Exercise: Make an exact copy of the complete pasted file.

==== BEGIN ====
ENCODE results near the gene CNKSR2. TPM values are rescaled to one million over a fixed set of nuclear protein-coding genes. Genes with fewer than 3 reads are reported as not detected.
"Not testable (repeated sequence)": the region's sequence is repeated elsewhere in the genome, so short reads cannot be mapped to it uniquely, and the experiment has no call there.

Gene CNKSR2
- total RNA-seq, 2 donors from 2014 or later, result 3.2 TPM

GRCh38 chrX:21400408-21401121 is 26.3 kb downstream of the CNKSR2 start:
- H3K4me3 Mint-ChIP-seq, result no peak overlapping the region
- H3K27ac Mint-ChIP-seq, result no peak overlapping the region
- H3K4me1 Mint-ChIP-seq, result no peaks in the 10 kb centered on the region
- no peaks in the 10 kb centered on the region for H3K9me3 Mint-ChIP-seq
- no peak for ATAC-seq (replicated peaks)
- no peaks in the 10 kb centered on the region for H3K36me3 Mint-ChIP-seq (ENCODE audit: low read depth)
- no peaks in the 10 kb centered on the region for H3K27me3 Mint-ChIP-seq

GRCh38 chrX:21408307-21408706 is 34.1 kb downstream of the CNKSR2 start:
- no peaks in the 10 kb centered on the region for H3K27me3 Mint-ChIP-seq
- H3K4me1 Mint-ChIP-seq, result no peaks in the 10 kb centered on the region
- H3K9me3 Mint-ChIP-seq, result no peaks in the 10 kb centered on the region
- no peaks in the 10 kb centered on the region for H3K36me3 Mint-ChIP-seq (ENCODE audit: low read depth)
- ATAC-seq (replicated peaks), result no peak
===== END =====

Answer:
ENCODE results near the gene CNKSR2. TPM values are rescaled to one million over a fixed set of nuclear protein-coding genes. Genes with fewer than 3 reads are reported as not detected.
"Not testable (repeated sequence)": the region's sequence is repeated elsewhere in the genome, so short reads cannot be mapped to it uniquely, and the experiment has no call there.

Gene CNKSR2
- total RNA-seq, 2 donors from 2014 or later, result 3.2 TPM

GRCh38 chrX:21400408-21401121 is 26.3 kb downstream of the CNKSR2 start:
- H3K4me3 Mint-ChIP-seq, result no peak overlapping the region
- H3K27ac Mint-ChIP-seq, result no peak overlapping the region
- H3K4me1 Mint-ChIP-seq, result no peaks in the 10 kb centered on the region
- no peaks in the 10 kb centered on the region for H3K9me3 Mint-ChIP-seq
- no peak for ATAC-seq (replicated peaks)
- no peaks in the 10 kb centered on the region for H3K36me3 Mint-ChIP-seq (ENCODE audit: low read depth)
- no peaks in the 10 kb centered on the region for H3K27me3 Mint-ChIP-seq

GRCh38 chrX:21408307-21408706 is 34.1 kb downstream of the CNKSR2 start:
- no peaks in the 10 kb centered on the region for H3K27me3 Mint-ChIP-seq
- H3K4me1 Mint-ChIP-seq, result no peaks in the 10 kb centered on the region
- H3K9me3 Mint-ChIP-seq, result no peaks in the 10 kb centered on the region
- no peaks in the 10 kb centered on the region for H3K36me3 Mint-ChIP-seq (ENCODE audit: low read depth)
- ATAC-seq (replicated peaks), result no peak